Sorry, but I fail to see why the above is more dangerous than taking a reference to a member of any temporary...

Cheers.


Il giorno dom 31 gen 2021 alle ore 23:00 Dvir Yitzchaki <dvirtz@gmail.com> ha scritto:

this is dangerous because it’s easy to create a dangling reference if not consumed immediately, e.g.

template<typename T>
std::string print_vector( const vector<T> & v )
{
    const auto& stream = copy( begin(v), end(v), ostream_iterator<int>( stringstream{}, ", " ) ).stream();
    return stream.str(); // dangling
}

On Sun, 31 Jan 2021 at 18:26, Marco Fantozzi via Std-Proposals <std-proposals@lists.isocpp.org> wrote:
Hello,

I'm new to the newsletter, so I might not be in line with standard netiquette here... In case please make me aware of my shortcomings, thanks :-)


I noticed that it is not possible to retrieve the output stream used by a std::ostream_iterator,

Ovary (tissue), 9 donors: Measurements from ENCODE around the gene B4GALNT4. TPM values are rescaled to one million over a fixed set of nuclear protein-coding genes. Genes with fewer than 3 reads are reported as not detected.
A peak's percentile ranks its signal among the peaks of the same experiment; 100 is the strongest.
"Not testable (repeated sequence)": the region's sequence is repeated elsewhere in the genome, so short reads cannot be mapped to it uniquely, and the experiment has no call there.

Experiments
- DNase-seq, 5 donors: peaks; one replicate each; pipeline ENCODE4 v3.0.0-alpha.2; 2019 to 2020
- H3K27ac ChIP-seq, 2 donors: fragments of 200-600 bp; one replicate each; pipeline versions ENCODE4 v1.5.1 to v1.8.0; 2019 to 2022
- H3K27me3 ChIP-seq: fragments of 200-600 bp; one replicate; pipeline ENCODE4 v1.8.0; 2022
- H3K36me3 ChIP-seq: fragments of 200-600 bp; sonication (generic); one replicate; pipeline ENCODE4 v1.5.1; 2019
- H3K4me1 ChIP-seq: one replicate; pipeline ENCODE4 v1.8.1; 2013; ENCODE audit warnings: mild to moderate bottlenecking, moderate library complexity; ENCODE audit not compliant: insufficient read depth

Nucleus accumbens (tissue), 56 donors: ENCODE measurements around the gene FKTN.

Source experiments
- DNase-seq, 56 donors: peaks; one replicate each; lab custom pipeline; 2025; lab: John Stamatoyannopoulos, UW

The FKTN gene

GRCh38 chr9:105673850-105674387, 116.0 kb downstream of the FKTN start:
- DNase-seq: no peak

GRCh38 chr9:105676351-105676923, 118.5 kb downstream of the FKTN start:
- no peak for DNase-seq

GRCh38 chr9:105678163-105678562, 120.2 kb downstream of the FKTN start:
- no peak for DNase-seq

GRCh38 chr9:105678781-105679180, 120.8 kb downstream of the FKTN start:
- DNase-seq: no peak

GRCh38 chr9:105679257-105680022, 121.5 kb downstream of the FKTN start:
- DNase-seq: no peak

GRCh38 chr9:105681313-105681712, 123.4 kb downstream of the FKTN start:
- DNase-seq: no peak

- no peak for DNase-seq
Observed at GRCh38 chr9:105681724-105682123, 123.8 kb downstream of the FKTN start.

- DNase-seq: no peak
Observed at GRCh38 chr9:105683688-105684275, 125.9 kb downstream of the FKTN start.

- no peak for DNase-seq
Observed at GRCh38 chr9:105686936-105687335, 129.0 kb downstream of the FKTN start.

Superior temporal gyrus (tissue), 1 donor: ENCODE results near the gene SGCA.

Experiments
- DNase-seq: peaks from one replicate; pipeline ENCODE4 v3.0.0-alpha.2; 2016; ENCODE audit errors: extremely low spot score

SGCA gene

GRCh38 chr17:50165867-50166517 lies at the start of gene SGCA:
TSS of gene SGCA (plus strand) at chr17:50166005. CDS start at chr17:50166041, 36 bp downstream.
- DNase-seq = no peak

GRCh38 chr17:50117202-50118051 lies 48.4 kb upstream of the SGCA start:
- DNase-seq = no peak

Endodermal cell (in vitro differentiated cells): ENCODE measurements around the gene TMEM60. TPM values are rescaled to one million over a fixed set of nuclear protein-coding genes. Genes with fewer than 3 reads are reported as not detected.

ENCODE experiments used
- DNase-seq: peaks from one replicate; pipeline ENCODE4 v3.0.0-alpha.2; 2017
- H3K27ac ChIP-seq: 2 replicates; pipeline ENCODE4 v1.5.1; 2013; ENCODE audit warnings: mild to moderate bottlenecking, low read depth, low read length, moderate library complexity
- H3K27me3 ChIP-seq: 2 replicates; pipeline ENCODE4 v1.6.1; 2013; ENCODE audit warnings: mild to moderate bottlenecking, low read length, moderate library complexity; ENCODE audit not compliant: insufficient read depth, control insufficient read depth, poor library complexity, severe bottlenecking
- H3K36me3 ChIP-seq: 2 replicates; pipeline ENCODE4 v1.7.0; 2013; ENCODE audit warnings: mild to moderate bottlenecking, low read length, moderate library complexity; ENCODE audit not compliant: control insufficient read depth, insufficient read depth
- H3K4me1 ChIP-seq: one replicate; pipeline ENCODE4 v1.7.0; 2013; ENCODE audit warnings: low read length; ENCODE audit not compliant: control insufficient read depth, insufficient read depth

even if it would be useful in a few contexts like the following example:

std::string print_vector( const std::vector<int> & v )
{
    std::stringstream s;
    copy( begin(v), end(v), std::ostream_iterator<int>( s, ", " ) );
    return s.str();
}

If there was a method ostream_iterator<...>::stream() that returns the reference to the stream captured by the iterator,
it would be possible to make the above code more concise:

template<typename T>
std::string print_vector( const vector<T> & v )
{
    return copy( begin(v), end(v), ostream_iterator<int>( stringstream{}, ", " ) ).stream().str();
}

Naturally the extension should apply to all input/output iterator facades in the STL

Thanks

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